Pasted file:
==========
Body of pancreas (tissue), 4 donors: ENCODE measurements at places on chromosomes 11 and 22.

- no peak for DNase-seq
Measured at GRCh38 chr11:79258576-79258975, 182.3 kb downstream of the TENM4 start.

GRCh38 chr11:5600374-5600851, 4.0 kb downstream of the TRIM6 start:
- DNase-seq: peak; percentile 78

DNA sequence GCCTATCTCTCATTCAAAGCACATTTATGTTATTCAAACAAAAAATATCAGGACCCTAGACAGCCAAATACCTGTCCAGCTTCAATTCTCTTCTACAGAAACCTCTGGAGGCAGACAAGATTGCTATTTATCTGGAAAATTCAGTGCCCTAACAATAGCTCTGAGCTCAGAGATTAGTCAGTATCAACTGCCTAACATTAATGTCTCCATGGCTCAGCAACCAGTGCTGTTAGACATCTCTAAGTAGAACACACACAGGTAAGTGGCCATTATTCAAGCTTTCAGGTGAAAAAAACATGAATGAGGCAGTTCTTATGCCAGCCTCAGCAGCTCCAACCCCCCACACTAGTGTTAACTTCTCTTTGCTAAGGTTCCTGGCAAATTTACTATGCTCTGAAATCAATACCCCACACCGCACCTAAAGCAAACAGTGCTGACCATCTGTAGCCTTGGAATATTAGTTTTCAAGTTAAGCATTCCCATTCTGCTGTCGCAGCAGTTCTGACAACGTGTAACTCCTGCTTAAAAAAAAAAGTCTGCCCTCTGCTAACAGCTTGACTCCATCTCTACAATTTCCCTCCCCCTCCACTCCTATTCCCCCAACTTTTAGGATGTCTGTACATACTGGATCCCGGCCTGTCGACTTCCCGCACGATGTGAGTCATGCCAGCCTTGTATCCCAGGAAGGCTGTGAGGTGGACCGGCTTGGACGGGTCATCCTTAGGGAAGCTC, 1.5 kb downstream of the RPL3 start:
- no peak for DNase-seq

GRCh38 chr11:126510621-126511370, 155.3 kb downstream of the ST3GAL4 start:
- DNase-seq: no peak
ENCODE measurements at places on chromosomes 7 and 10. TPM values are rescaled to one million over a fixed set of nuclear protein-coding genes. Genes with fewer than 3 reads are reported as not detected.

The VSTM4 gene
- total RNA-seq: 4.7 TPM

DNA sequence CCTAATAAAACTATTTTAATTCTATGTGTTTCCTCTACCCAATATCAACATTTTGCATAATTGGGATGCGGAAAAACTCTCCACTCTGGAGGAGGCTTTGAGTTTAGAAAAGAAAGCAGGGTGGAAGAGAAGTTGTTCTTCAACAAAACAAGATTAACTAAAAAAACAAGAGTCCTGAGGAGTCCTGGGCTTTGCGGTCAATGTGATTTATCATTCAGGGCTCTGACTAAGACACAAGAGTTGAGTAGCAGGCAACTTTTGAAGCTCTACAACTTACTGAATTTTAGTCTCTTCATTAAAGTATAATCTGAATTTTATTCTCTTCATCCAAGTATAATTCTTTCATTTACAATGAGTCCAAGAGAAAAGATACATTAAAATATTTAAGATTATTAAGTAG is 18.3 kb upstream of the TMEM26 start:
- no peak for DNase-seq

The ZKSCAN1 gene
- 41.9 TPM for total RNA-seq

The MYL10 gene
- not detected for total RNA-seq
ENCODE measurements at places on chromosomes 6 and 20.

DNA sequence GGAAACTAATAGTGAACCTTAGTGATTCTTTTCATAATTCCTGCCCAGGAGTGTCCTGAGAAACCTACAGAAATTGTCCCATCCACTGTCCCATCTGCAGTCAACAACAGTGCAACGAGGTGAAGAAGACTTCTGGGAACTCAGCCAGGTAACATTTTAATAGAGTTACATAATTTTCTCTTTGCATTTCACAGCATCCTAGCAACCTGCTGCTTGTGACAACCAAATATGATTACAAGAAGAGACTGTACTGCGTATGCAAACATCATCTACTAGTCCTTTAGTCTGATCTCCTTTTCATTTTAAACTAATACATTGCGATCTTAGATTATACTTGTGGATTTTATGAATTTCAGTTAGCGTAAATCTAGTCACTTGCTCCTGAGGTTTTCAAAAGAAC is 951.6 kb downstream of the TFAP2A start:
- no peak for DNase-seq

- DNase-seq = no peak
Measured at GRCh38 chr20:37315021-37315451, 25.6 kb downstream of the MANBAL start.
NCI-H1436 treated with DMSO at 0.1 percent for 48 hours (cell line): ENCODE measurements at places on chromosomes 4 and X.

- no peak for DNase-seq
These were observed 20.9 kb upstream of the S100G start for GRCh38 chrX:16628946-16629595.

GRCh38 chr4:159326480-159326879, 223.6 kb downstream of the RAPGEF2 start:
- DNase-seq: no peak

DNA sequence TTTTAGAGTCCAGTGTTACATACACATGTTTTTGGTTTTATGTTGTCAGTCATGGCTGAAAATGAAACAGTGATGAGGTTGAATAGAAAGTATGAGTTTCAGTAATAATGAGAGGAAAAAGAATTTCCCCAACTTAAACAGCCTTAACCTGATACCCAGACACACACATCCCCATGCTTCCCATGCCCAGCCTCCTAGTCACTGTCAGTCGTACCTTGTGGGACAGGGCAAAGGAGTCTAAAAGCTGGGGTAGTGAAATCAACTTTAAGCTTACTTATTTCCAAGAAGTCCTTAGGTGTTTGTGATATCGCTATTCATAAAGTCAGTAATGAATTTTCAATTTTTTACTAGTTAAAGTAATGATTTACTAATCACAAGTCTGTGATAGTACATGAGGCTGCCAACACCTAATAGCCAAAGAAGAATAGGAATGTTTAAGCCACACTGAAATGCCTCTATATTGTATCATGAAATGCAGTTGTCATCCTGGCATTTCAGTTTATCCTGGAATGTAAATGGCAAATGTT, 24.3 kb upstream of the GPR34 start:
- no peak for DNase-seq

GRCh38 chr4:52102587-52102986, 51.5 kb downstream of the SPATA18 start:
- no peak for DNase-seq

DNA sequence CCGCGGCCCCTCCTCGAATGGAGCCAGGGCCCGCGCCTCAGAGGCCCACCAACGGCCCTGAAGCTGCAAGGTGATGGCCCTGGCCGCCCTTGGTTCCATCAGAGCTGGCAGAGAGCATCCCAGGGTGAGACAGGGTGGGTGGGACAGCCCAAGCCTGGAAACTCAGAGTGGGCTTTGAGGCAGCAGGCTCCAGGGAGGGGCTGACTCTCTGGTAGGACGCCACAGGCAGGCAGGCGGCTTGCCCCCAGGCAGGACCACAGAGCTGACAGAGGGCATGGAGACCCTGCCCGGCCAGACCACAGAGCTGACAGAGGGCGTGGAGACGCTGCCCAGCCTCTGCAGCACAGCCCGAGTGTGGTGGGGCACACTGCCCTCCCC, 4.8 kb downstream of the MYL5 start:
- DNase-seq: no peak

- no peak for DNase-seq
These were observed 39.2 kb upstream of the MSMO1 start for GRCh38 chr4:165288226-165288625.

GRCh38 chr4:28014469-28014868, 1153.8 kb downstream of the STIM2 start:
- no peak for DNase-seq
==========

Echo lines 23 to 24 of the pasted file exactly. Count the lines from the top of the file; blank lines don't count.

Measured at GRCh38 chr20:37315021-37315451, 25.6 kb downstream of the MANBAL start.
NCI-H1436 treated with DMSO at 0.1 percent for 48 hours (cell line): ENCODE measurements at places on chromosomes 4 and X.